An Attributional View of Student Outcomes: What Do Teachers Think?
By: Margaret D. Clark
Parents watch their child's progress through school with care and concern. When their child does well and has positive outcomes, such as good test scores or placement in a grade-level reading group, parents tend to be pleased and to expect more of the same. But when things go wrong: A test is failed, their child doesn't learn important information, or starts to fall behind in reading parents begin to ask "Why?" Similarly, when their child's outcome isn't what is expected: a sudden failure on a math quiz when a child has always done well, or a passed spelling test by a child who has always struggled, parents begin to question what has happened differently.
Likewise, both general education and special education teachers watch the children in their classes with similar interest and concern, and ask the same questions: Why did a child fail ? What happened to change a typical outcome? When monitoring the progress of children with learning disabilities, these teachers must often try to determine why a child fails, and to search for reasons why failures occur so they can plan instruction that will enhance a child's opportunities to be successful.
Attribution theory in the classroom
Attribution theory helps us understand how these thought processes occur, and how teachers can be expected to respond to children who fail. Teachers intuitively follow a sequence of thought that leads them to a conclusion about what causes a student's outcomes. Let's look at what happens when a student named Leo has a negative outcome:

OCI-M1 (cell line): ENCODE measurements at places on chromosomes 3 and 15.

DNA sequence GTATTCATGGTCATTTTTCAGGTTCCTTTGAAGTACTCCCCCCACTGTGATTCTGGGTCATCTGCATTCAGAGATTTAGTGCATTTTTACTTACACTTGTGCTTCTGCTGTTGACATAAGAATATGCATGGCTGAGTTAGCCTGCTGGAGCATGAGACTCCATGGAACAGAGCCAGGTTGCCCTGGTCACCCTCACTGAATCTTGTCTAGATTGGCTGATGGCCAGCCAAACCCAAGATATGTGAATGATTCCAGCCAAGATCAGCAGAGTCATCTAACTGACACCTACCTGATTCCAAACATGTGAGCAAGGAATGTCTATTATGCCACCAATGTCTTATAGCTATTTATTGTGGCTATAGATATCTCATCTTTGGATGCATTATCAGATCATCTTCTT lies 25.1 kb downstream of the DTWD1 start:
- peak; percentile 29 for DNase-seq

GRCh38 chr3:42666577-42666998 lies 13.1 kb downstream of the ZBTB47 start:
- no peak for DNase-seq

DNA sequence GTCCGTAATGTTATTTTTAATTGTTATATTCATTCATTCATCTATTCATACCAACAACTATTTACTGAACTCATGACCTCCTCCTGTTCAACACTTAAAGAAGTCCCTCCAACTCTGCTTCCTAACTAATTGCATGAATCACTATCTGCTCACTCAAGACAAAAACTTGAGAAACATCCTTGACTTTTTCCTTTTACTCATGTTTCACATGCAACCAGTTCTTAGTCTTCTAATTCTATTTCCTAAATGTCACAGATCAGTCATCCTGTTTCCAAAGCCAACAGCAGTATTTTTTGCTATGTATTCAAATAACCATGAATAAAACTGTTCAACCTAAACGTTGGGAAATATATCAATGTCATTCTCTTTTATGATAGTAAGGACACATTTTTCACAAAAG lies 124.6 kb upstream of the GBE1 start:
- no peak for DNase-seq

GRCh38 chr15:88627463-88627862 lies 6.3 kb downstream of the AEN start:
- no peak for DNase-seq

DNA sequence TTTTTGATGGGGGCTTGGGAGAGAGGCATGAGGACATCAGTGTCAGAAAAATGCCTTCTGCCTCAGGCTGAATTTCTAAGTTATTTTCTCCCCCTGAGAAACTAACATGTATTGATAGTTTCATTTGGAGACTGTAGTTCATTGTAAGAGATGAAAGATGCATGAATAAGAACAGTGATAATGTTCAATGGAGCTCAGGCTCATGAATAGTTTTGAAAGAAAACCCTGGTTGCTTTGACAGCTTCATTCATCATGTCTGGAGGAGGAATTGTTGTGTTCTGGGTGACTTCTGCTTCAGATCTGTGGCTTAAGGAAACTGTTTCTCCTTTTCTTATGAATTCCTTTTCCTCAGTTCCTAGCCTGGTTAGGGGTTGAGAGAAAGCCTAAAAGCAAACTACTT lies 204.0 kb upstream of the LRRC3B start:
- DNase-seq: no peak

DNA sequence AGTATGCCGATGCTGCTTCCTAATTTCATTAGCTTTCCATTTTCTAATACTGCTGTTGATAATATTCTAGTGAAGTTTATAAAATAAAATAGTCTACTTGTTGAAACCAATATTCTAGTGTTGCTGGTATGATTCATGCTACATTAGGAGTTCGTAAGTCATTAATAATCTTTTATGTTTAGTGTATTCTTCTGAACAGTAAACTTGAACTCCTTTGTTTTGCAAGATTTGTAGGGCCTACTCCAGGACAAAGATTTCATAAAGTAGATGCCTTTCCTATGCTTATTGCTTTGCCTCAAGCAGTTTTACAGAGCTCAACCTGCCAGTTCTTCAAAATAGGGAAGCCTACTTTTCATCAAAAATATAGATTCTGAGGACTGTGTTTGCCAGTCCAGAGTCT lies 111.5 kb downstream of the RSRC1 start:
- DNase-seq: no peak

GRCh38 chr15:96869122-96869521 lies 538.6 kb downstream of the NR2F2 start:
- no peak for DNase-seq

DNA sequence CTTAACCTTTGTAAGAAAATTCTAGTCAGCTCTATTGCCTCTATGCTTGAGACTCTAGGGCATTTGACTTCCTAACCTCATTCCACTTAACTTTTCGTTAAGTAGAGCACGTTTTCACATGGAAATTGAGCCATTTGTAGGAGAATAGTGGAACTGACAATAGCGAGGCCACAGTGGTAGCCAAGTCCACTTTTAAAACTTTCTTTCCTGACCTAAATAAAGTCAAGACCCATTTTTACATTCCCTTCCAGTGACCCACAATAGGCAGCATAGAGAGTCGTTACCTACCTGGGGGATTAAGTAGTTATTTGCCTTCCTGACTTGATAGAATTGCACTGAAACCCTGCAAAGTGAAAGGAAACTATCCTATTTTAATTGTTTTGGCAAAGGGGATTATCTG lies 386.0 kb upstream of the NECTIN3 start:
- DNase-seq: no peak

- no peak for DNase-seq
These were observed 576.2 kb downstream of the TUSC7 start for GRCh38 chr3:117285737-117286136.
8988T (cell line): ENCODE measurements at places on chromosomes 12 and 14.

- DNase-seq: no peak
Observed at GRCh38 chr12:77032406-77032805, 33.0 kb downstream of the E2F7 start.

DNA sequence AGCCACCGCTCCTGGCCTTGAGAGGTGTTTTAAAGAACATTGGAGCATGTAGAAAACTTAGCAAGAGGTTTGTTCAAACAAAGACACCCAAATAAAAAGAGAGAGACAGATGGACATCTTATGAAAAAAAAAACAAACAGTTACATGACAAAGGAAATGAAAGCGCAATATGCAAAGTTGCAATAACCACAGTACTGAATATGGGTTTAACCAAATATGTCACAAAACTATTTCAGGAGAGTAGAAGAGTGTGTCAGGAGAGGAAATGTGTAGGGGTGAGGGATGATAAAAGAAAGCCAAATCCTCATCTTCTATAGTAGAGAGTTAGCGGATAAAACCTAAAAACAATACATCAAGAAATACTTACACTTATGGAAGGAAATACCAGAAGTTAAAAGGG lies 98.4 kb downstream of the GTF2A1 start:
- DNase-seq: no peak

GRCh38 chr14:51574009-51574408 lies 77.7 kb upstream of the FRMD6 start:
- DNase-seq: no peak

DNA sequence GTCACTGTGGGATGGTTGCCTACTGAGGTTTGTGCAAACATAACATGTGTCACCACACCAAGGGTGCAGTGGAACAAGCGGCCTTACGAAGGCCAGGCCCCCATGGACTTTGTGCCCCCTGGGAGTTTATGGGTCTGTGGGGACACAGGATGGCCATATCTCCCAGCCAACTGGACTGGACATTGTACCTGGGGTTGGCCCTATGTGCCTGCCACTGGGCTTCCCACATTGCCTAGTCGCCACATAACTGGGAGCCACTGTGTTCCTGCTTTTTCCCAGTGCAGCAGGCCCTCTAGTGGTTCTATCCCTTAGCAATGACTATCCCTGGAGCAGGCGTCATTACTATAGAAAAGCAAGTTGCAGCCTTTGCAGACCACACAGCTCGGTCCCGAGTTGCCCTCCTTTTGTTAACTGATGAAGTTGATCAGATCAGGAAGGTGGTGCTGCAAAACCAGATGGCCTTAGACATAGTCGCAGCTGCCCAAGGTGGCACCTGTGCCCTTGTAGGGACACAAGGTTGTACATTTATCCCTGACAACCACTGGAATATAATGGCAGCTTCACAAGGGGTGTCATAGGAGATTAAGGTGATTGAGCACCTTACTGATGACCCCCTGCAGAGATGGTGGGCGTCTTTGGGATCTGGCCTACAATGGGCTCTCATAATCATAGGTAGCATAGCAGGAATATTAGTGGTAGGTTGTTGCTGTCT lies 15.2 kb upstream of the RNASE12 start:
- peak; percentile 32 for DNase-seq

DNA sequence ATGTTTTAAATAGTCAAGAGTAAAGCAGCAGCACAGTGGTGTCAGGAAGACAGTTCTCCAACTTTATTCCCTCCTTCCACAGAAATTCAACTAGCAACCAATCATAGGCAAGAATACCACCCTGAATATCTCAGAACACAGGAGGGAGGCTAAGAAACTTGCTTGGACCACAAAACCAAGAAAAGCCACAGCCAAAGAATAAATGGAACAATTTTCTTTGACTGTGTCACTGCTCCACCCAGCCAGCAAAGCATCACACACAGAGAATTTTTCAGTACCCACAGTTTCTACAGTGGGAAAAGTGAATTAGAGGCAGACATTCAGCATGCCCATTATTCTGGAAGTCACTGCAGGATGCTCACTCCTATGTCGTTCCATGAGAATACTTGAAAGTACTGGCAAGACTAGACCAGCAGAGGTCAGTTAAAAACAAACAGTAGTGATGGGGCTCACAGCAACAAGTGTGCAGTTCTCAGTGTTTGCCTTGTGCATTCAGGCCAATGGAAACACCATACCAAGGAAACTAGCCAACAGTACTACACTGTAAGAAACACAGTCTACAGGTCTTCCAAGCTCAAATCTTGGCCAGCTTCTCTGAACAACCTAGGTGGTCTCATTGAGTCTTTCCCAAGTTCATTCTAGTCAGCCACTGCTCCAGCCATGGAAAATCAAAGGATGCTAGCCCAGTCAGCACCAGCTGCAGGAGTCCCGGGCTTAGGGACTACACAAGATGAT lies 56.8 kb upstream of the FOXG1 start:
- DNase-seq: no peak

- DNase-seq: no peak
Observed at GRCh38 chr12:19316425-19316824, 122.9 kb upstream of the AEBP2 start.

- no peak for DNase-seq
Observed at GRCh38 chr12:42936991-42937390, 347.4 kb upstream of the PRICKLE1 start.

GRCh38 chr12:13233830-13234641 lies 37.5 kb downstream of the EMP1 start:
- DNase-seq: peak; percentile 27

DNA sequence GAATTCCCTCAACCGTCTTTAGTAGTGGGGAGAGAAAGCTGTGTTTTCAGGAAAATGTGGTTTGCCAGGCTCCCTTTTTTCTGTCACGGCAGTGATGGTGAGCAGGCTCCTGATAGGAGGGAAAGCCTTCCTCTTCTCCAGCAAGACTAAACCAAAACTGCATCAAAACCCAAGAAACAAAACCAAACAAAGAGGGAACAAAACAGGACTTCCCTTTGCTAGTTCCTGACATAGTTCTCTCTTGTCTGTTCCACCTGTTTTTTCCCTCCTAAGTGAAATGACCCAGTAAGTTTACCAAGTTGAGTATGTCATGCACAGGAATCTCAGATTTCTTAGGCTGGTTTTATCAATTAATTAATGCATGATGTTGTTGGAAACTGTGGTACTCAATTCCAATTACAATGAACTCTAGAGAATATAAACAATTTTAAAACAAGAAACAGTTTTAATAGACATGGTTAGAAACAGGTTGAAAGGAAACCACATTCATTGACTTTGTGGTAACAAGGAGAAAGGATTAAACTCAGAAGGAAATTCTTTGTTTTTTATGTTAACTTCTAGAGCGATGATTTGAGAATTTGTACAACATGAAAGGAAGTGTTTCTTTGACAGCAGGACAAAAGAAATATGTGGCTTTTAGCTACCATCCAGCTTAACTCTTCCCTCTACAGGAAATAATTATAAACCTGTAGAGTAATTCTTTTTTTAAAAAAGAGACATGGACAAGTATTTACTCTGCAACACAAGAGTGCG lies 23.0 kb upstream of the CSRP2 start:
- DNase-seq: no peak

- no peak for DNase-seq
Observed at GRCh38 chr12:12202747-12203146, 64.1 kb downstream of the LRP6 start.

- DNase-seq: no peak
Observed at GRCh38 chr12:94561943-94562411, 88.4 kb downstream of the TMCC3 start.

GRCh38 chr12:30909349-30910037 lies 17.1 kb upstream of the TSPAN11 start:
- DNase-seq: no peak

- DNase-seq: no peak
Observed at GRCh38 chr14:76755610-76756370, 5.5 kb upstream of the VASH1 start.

Leo takes a social studies quiz and performs poorly, something that happens occasionally. Quickly and unconsciously, his teacher, Mrs. Smilie, begins a mental search of what she knows about the Leo as a student; how hard he typically tries, how bright he is, what his mood was the day of the quiz, what was different about the format of the quiz and so forth. She quickly arrives at a reason for his failure. Let's imagine Mrs. Smilie has intuitively decided Leo's outcome is the result of poor effort on his part; he simply didn't try very hard on the test. How will she respond?
Teachers respond to student outcomes on the basis of three characteristics common to all causes of academic outcomes: The origin of the cause (is it a child-based cause or one originating in the child's environment?), the permanence of the cause (will it persist over time or is it transitory?) and whether a child can control a cause. Controllability is particularly important because it helps a teacher establish whether a child is responsible for an outcome: Children whose outcomes are controllable are viewed as responsible for their outcomes, and visa versa. In Leo's case, we know effort is a child behavior (internal), Leo's effort is changeable from day to day (unstable), and under is his control (controllable). We can now expect specific thoughts, emotions, and behaviors on Mrs. Smilie's part. First, Mrs. Smilie will hold Leo responsible for the quiz result. Secondly, she will experience some anger in response to Leo's outcome.
Thirdly, she will punish him (or possibly withhold a reward), she will blame him rather than praise him, and may withhold help. Lastly, and very significantly, Leo will interpret Mrs. Smilie's responses in terms of his own capabilities as a student. In this case, Leo will view Mrs. Smilie's behavior as a clue that he can do better next time ("Mrs. Smilie is mad at me. She must think that if I try harder I can do better on my quiz next week"). We see a very different pattern of response when teachers feel an outcome is due to innate ability, which originates within the child, is far more stable, and uncontrollable. Teachers tend to feel pity for these children, will offer praise and help, and reward outcomes, despite failure. Children interpret this pattern very differently ("Mrs. Smilie gave me a sticker even though I failed but she's mad at Leo. She must think I'm pretty dumb"), resulting in a child's belief failure will continue.